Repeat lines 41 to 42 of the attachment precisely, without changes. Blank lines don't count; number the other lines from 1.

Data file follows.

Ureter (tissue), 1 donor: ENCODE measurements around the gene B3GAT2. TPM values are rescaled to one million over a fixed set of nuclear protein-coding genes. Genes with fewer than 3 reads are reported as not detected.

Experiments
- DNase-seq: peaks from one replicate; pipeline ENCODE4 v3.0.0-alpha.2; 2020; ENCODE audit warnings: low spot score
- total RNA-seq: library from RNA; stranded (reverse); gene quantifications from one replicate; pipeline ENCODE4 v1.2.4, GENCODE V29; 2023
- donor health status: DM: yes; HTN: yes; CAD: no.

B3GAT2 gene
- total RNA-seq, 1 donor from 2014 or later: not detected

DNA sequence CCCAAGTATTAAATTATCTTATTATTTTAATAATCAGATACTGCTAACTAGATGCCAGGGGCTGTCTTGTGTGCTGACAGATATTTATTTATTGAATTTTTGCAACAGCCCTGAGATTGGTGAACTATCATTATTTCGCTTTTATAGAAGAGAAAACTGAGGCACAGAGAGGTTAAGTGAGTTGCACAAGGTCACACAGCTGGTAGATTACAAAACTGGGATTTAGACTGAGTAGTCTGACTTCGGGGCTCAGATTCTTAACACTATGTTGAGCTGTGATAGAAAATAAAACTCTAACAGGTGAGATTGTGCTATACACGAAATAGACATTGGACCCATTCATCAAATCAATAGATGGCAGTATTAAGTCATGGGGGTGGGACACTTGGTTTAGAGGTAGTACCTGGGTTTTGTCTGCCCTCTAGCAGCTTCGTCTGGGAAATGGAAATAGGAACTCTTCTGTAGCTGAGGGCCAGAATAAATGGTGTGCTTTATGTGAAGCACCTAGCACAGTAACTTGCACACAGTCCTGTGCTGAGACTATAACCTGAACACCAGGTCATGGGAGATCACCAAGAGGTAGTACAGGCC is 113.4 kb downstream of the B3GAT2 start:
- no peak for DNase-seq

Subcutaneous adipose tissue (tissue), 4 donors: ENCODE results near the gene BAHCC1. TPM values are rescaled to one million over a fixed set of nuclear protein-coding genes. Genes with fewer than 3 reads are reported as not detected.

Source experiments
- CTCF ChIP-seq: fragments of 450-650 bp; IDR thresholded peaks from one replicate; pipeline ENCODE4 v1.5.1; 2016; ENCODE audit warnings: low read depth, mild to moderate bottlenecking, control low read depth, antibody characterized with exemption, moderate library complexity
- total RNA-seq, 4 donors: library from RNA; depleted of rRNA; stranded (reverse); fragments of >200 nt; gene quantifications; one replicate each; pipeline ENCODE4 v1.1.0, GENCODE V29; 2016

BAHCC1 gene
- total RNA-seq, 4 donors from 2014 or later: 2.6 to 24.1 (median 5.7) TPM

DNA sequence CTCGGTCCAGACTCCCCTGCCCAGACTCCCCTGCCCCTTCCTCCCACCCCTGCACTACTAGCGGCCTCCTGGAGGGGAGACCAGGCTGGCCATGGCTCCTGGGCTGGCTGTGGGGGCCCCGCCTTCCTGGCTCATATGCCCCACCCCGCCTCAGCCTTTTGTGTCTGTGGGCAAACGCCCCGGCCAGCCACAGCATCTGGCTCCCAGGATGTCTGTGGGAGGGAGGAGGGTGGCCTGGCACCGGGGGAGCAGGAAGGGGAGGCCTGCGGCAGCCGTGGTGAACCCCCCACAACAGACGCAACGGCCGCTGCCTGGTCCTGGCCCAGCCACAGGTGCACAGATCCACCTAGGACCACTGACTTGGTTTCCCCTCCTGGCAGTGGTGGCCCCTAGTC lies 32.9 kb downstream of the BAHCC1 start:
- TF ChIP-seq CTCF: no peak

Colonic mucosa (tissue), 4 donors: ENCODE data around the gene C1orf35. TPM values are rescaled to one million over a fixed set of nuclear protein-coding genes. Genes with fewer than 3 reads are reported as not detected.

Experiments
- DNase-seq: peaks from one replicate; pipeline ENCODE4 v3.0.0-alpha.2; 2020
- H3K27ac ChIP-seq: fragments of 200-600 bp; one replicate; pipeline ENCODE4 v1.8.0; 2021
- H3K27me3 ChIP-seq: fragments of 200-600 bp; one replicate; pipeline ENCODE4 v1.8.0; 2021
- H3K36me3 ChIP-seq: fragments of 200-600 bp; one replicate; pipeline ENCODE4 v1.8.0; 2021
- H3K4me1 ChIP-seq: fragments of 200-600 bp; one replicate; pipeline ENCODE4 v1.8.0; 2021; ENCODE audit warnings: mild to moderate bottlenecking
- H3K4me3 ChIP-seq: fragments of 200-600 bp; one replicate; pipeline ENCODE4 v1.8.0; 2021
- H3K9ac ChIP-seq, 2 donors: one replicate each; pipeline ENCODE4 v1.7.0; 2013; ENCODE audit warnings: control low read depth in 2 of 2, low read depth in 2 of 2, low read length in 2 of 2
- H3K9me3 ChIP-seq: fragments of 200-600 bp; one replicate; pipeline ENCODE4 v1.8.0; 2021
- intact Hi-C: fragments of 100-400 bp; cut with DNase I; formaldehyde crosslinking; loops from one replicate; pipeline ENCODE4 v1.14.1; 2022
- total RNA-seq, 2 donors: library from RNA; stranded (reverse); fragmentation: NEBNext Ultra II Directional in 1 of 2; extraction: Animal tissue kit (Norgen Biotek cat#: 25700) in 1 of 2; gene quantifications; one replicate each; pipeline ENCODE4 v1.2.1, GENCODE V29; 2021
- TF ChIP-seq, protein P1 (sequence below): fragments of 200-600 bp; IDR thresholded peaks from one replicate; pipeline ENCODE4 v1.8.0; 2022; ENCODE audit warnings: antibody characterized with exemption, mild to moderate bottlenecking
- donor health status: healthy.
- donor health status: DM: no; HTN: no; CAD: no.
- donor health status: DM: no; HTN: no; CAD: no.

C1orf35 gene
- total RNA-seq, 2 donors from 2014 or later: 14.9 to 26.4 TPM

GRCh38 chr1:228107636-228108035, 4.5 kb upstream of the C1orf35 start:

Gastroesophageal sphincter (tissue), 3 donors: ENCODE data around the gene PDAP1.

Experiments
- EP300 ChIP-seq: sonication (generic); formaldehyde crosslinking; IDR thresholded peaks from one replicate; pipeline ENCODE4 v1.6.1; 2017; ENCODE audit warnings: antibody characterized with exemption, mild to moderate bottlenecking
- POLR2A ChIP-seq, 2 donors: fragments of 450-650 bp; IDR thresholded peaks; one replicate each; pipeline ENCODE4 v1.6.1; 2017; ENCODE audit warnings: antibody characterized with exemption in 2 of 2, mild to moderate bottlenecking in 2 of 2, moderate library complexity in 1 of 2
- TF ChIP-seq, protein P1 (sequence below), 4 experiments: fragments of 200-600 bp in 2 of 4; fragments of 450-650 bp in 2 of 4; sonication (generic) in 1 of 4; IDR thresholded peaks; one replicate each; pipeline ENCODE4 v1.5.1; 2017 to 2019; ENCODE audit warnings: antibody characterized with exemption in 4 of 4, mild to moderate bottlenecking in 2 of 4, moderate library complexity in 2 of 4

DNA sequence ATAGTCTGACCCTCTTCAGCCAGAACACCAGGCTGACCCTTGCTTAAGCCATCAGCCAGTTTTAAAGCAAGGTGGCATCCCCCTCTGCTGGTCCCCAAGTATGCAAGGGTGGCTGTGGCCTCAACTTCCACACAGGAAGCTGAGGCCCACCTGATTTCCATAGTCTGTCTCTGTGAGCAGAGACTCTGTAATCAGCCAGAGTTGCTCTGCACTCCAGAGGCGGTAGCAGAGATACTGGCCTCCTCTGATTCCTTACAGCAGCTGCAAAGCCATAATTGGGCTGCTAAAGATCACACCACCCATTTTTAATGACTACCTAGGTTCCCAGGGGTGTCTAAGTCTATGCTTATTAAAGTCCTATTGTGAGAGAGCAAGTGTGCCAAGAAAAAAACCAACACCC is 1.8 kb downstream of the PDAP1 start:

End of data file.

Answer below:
- TF ChIP-seq, protein P1 (sequence below), 4 experiments: fragments of 200-600 bp in 2 of 4; fragments of 450-650 bp in 2 of 4; sonication (generic) in 1 of 4; IDR thresholded peaks; one replicate each; pipeline ENCODE4 v1.5.1; 2017 to 2019; ENCODE audit warnings: antibody characterized with exemption in 4 of 4, mild to moderate bottlenecking in 2 of 4, moderate library complexity in 2 of 4

DNA sequence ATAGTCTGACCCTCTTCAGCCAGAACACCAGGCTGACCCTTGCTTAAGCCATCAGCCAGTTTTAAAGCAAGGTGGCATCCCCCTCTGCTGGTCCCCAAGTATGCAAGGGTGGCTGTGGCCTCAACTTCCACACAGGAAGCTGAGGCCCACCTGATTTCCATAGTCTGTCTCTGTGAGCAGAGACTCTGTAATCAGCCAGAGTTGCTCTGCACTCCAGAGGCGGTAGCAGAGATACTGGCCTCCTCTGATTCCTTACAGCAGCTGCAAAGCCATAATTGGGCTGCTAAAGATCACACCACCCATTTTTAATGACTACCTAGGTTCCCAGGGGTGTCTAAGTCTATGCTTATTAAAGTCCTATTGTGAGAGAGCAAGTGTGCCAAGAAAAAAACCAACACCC is 1.8 kb downstream of the PDAP1 start: